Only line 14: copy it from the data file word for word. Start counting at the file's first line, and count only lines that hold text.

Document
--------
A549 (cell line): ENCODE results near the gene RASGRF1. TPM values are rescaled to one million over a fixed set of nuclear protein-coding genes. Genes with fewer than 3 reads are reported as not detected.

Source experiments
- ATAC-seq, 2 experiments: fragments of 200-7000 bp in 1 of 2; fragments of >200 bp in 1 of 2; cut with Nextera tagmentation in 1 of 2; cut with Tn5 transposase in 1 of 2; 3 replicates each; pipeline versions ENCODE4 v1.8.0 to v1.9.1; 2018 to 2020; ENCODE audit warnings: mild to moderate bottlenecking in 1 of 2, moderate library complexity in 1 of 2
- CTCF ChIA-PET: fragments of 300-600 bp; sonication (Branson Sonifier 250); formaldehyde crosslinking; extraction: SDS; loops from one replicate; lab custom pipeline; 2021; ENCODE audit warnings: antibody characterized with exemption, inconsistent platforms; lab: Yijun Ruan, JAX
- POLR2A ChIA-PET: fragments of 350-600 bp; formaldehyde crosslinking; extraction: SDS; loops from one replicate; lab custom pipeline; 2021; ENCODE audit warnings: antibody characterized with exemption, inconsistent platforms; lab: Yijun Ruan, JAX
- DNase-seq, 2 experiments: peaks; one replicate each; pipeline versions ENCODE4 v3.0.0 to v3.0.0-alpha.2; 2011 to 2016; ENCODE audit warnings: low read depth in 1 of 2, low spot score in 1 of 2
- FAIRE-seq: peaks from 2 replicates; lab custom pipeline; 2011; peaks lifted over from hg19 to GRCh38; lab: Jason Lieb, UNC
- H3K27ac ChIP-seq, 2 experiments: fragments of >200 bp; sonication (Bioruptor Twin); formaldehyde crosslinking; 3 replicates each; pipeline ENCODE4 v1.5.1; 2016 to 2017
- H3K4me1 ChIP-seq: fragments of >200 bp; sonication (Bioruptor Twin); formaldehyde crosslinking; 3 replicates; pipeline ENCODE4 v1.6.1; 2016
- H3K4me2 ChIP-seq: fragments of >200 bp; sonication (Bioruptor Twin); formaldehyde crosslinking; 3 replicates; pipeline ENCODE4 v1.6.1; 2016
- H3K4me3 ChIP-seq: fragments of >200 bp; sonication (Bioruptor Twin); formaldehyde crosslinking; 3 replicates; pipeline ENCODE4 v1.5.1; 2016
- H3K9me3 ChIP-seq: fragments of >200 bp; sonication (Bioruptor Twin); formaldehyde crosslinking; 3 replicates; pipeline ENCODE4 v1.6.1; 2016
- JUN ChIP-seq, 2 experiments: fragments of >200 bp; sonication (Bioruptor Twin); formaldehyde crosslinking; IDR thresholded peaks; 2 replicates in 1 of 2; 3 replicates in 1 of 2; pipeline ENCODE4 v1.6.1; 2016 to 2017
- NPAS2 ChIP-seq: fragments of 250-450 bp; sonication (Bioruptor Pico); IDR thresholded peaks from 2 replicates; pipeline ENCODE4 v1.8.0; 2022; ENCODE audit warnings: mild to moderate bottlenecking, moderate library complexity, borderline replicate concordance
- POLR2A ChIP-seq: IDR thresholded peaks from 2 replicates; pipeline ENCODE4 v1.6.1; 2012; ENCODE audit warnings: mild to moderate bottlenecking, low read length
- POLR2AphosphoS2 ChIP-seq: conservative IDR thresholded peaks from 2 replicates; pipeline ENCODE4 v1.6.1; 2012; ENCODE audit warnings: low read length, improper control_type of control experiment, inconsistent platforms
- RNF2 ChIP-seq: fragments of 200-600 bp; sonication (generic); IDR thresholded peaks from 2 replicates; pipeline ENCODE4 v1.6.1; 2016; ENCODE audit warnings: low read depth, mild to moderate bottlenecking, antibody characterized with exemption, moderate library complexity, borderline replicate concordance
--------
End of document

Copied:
- NPAS2 ChIP-seq: fragments of 250-450 bp; sonication (Bioruptor Pico); IDR thresholded peaks from 2 replicates; pipeline ENCODE4 v1.8.0; 2022; ENCODE audit warnings: mild to moderate bottlenecking, moderate library complexity, borderline replicate concordance